I am welcoming to my blog today my friend and awesome author John Turney. I mentioned him in a previous blog as an author who followed writer’s guidelines before pitching a story idea. He got his book contracts at Write-To-Publish so he seemed like someone we should get to know. When he’s not wearing his writer’s superhero cape he works as a CAD Technician for a pharmaceutical company in Ohio. Simply put he is an engineer. He’s had several articles published in e-zines as well as several flash fiction in Splickety Magazine. He attends Liberty Heights Church with his wife. They have two grown sons. Before we get started with this interview John has offered to send a copy of his book to one lucky winner who comments on my blog.

Cindy Huff: John is a delight to have you with us today. I just recently finished reading Innocent Blood and was drawn into the epic story. I felt like a movie playing before my eyes. Now, briefly tell us about your book for those who have not read it.

John Turney: My first novel is Innocent Blood: Reckoning of Equinox and was published by OakTara in 2013. Based on the Celtic legends of Halloween, it’s the tale of a young man—a college student—who has his life mapped out. When events force him to look at his plans, he has to decide if he’s going to pursue his dreams or make the sacrifice to do what’s right.

CH: Tell me, why did you choose to use Halloween as the place in time? That day is not very popular within Christian circles.

JT: First, I love the Fall. Foliage comes alive in multiple colors. Football. Warm days blend into cool nights. Football. Wearing jean jackets. Did I mention football?

CH:Okay, okay we got that you love football. You’ve even added a football player as the enemy of your hero, not to mention a pivotal scene taking place on the grid iron. Sorry, I am just so excited about your novel. Continue please.

JT: Second, when the church avoids something—whether it’s a style of music, a people group because they’re not like us, or a particular holiday—it creates a spiritual vacuum. Rather than ignore Halloween, we should embrace it without embracing its darker elements. Give out candy, and not the cheap stuff. You might even have something for the parents as well. Have a Harvest Party at church and invite the neighborhood to your church for the event. Have goodies for the kids, perhaps bouncy houses, face painting, puppet shows and so on. Have fun with it. Instead of being against something, be for something.

So I chose Halloween, introduced some of its Celtic elements and wrote a story where the protagonist stands against the darkness. For the last 2,000+ years, the church has stood against the darkness of its time. We need to do so today. As a writer, this is one way I can do that.

CH: Good point. I appreciate your candor. Now, I have to know. As a mild-mannered engineer where did you learn about karate, sword fighting, police procedure, dwarfs, elves and the walking dead. And let’s not forget believable fight scenes.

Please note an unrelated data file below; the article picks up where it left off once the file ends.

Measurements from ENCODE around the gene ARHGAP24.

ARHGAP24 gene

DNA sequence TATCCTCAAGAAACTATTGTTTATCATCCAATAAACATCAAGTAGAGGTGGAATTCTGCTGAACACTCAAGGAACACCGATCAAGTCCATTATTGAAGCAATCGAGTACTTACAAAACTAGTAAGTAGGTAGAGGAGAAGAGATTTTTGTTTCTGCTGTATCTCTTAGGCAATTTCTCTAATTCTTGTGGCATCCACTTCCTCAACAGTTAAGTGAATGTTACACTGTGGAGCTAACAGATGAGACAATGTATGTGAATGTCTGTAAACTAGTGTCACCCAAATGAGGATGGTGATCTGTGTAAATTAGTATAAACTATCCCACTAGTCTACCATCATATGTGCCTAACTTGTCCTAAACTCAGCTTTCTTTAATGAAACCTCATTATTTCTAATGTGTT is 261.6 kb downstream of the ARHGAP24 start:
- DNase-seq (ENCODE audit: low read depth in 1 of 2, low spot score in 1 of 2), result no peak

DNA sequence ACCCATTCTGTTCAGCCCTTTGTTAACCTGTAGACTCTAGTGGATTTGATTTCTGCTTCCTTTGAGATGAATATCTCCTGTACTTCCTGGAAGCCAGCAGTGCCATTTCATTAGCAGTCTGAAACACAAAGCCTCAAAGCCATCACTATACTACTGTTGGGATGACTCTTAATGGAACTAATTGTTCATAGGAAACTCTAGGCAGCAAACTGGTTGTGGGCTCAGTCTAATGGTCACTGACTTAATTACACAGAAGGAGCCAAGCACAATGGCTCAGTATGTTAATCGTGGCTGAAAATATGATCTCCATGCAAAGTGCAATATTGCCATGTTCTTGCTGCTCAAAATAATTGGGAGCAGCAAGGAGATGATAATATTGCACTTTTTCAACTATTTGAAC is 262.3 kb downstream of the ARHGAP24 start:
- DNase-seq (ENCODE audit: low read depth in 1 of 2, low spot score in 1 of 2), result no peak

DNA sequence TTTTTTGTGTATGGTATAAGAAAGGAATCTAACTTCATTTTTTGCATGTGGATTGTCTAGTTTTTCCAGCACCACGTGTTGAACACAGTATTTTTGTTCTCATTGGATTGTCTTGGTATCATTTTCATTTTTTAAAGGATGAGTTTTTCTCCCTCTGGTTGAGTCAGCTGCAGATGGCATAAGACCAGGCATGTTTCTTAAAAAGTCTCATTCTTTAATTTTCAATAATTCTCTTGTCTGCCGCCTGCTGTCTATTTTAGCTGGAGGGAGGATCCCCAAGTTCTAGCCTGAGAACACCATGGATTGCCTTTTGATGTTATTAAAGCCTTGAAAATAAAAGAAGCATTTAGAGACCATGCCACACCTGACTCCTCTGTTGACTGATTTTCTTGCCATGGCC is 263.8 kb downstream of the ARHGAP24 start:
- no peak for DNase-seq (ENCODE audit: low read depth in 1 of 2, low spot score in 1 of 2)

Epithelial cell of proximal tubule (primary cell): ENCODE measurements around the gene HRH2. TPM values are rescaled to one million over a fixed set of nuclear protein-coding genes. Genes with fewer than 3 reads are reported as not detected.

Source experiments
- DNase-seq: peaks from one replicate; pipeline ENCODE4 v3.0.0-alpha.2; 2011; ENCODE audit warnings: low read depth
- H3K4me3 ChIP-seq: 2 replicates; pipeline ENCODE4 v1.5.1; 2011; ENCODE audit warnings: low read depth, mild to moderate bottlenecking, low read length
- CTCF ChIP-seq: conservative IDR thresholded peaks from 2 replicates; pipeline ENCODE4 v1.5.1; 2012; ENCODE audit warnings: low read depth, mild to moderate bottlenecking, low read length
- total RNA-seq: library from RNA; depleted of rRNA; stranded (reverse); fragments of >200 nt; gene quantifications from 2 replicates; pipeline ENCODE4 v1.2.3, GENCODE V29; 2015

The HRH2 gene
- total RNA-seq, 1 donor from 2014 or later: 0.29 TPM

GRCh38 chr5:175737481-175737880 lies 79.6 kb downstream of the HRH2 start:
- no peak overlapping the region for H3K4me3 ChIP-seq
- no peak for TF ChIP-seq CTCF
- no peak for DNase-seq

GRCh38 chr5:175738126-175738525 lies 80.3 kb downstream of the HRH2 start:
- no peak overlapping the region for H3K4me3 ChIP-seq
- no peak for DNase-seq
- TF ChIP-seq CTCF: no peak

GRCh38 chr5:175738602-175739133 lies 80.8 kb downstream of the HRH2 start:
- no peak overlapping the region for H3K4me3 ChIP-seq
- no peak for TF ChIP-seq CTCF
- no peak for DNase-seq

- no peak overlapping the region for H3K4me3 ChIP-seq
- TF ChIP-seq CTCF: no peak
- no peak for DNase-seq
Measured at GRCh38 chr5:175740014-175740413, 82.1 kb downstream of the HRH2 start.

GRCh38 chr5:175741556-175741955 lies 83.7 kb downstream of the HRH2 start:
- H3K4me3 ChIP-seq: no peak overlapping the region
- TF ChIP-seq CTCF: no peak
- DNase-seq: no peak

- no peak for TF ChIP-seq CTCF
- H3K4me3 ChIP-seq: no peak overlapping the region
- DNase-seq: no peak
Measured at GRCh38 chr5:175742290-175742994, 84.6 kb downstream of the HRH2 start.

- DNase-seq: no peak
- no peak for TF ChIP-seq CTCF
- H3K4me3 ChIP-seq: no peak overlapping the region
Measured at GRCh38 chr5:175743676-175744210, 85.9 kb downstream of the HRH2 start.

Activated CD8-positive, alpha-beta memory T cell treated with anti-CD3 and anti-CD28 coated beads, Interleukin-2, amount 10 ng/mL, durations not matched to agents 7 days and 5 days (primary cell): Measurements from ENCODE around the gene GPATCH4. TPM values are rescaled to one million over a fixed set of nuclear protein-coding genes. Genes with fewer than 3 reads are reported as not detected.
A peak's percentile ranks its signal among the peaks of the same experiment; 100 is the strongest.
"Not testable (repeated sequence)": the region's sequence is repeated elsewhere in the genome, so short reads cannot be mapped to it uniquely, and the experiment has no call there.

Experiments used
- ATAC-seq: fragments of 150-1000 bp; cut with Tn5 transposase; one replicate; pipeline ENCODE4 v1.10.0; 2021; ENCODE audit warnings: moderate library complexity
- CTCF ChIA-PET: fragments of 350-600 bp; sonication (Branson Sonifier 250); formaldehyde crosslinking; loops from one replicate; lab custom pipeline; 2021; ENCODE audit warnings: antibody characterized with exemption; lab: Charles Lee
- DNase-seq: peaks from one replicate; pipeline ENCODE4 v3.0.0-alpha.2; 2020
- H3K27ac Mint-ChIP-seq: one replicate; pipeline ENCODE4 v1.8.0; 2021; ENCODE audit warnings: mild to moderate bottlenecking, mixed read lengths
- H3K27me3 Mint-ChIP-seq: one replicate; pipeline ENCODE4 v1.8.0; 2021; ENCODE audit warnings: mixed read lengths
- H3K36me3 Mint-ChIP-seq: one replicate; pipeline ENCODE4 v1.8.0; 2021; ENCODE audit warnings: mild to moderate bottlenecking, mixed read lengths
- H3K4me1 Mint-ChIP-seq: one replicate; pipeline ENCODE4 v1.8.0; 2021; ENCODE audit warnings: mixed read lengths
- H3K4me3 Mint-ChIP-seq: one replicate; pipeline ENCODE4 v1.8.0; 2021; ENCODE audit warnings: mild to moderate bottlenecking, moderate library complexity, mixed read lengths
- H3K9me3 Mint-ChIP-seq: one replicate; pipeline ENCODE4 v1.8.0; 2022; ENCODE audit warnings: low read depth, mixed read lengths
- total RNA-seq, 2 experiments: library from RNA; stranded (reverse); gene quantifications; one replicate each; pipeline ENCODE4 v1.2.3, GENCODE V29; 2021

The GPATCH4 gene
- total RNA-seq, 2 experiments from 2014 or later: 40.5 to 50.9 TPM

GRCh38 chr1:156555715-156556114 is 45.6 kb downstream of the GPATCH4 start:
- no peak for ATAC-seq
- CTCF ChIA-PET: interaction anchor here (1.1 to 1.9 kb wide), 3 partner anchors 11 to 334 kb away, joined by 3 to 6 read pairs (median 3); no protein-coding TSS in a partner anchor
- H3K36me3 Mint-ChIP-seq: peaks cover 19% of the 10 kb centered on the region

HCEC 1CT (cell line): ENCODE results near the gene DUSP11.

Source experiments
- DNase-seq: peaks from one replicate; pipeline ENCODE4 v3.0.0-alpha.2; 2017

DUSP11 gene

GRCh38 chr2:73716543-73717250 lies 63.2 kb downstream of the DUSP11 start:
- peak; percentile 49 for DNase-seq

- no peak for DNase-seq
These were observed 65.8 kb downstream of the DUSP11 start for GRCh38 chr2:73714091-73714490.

JT: One writing motto is “write what you know.” However, if you don’t know something, then you can learn. And we live at a time where learning—or research—can be done by anyone, anywhere at any time. The internet provides a rich source of materials to help learn. For example, the internet offers videos of men and women in armor fighting with various swords. And they give explanations of the various moves. So I spent several hours watching these videos. I may not be able to physically handle a sword, but I learned how it was done. I’m not a cop, but I attend a writer’s conference (Mad Anthony in Hamilton, Ohio) that one year took its conferees to a community college that trains cops. Another year, it had three women from the TV show Police Women of Cincinnati explaining the ins and outs of their jobs. Other years various police agencies have sent officers to explain their duties. I also attended Lee Lofland’s Writers Police Academy and read his blog “The Graveyard Shift.” This weekend, I will be touring the crime lab in Columbus, Ohio with a Sisters in Crime writers’ group. If you don’t know something, go forth and learn. As to the elves, dwarves and the undead, I signed a nondisclosure agreement not to divulge their locations or how to contact them. They’re very private, so I respect that.

 CH: Why base Innocent Blood in Ohio?

I based Innocent Blood in the southwest region of Ohio. At one time, Cincinnati had a large influx of both Irish and German peoples. So with, the Celtic culture comprised of western and northern Europe, it just seemed a good fit to start the series there. Plus I live there, and the cost for visiting potential sites for settings was much cheaper.

CH: The conclusion of Innocent Blood leads right into a sequel without missing a heartbeat. When is that coming out?

JT: I don’t have a date from Oak Tara the publishers of Innocent Blood regarding the sequel. But I will tell you this: Patrick and his friends go into the Celtic Otherworld

CH: You also write flash fiction and have had a few stories published. Why flash fiction?

JT: It’s fun. It’s short, so there is no long time commitment. You come up with an idea. You write it and it’s done. 1000 words makes you focus on using the right words. The plot and character development have to explode onto the story.

CH: What would you tell writers trying to break into publication?